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Do Open Back Headphones Leak Sound Into Mics?

Some users like to listen to music via their headphones and speak over microphones simultaneously. If their headphones leak sound and their mics pick it up, the recorded sound quality will suffer. So, you may wonder if open-back headphones leak sound into the mic.

Open-back headphones leak sound into mics because they have a ventilated design on their backs that bleed sound, and the mic may pick it up. However, if the sound volume and the mic sensitivity are low and you keep the mic at a long distance from the headphone, you can reduce and even eliminate this leakage.

This article covers different factors that cause sound to leak from open-back headphones into microphones and how you can minimize this leakage.

Open back headphones leaking sound into mic

Sound Leakage in Open-Back Headphones

Sound leakage is a common issue in almost all types of headphones, but some are more susceptible due to their design. Headphone placement relative to the ear canal greatly affects the amount of leakage. 

As a result, in-ear headphones are less likely to bleed sound than over-ear types. Similarly, on-ear headphones, which are more compact and rest on the ears more tightly, are less prone to sound leakage.

Over-ear and on-ear headphones tend to leak sound because they have larger drivers than in-ear types. As a result, the signals are much bigger, and since the seal is less tight than in-ear headphones, the leak is more significant. 

The biggest reason for sound leakage from open-back headphones is the grilles on the back of the cups, allowing sound to get in and out more easily.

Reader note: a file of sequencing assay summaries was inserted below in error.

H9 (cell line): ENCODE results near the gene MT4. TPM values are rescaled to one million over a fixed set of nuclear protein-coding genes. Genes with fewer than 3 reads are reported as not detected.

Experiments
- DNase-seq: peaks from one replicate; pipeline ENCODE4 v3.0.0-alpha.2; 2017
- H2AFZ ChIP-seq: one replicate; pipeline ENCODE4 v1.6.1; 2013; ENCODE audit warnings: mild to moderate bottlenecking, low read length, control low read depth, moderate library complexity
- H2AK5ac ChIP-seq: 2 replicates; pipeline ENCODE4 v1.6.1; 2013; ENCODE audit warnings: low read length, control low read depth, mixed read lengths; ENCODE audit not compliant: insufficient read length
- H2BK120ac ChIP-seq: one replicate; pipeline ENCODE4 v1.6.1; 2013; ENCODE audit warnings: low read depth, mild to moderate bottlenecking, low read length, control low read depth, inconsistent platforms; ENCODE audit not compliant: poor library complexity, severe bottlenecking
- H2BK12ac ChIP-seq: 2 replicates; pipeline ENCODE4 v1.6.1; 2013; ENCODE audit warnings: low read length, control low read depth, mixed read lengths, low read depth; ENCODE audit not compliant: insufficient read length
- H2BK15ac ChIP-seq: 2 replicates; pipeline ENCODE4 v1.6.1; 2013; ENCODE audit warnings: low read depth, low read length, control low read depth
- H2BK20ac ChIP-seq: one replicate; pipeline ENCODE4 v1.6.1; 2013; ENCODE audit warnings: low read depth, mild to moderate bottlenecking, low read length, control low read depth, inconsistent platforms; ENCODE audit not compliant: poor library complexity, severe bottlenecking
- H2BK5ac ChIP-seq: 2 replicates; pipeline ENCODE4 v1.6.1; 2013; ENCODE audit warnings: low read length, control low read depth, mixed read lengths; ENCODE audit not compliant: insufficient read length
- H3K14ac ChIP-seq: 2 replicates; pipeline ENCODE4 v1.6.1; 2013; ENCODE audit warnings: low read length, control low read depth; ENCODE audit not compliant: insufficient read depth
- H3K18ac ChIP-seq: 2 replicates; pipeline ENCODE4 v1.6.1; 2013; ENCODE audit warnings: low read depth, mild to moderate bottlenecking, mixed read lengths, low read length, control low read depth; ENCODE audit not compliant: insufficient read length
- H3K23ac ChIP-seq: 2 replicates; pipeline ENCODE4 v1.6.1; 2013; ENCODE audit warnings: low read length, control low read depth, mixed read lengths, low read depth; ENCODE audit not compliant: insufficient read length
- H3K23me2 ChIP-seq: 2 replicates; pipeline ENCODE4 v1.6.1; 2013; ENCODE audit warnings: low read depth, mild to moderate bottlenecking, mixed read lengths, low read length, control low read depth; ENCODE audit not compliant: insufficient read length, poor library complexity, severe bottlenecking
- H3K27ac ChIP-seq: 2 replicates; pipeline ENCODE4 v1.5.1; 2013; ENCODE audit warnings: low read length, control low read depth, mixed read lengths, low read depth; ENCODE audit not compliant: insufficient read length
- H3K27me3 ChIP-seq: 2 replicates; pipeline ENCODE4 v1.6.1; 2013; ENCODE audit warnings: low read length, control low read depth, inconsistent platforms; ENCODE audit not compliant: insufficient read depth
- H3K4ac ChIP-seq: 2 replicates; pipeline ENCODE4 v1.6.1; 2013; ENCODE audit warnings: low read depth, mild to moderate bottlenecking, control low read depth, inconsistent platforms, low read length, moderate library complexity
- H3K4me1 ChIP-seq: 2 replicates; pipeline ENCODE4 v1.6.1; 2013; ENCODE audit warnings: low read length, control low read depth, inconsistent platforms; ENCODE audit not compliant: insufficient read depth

While this feature helps these headphones have an airy sound and a wider soundstage, it doesn’t give the headphone the noise-isolating abilities that closed-back models have.

In addition, the type of drivers also affects the amount of sound leakage in open-back headphones. Planar magnetic drivers have the highest leakage as they cause the sound to bleed from the grilles and the paddings at the same time.

That’s why you’re more likely to hear outside noise when you’re listening to music on an open-back headphone, or others hear your music, especially if you’re playing the music on high volumes. That’s a trade-off you need to make if you want to hear the sounds around you while listening to music.

Open-Back Headphones and Microphones

Since open-back headphones leak sound, they’re not suitable for situations where extreme concentration is required. They’re also not a great choice for places where you want to listen to loud music, but there are many people around you.

In some cases, you need to use a microphone while listening to sound on an open-back headphone. For example, when you’re streaming to the web or playing a game, the sound leaks out of the headphone, and the microphone will pick it up.

In these cases, people can hear their own or other people’s voices and get confused.

Sound leakage from the headphone to the microphone is serious if you record sound in a studio.

The click from the headphones can be picked by the mic and ruin the final result.

An open-back headphone is probably not the right choice for you in such cases. Instead, you need to get headphones with noise-isolating capabilities, like closed-back headphones.

However, if you’re bent on getting an open-back headphone and you have to use it for recording something, you can tweak a few parameters to practically eliminate the issue: 

The Sound Volume

Unless you play your music really loud, there’s a little chance of it getting leaked into the mic. Since open-back headphones leak sound primarily through the grilles on their backs, the sound signals should bounce off your face and reach the microphone.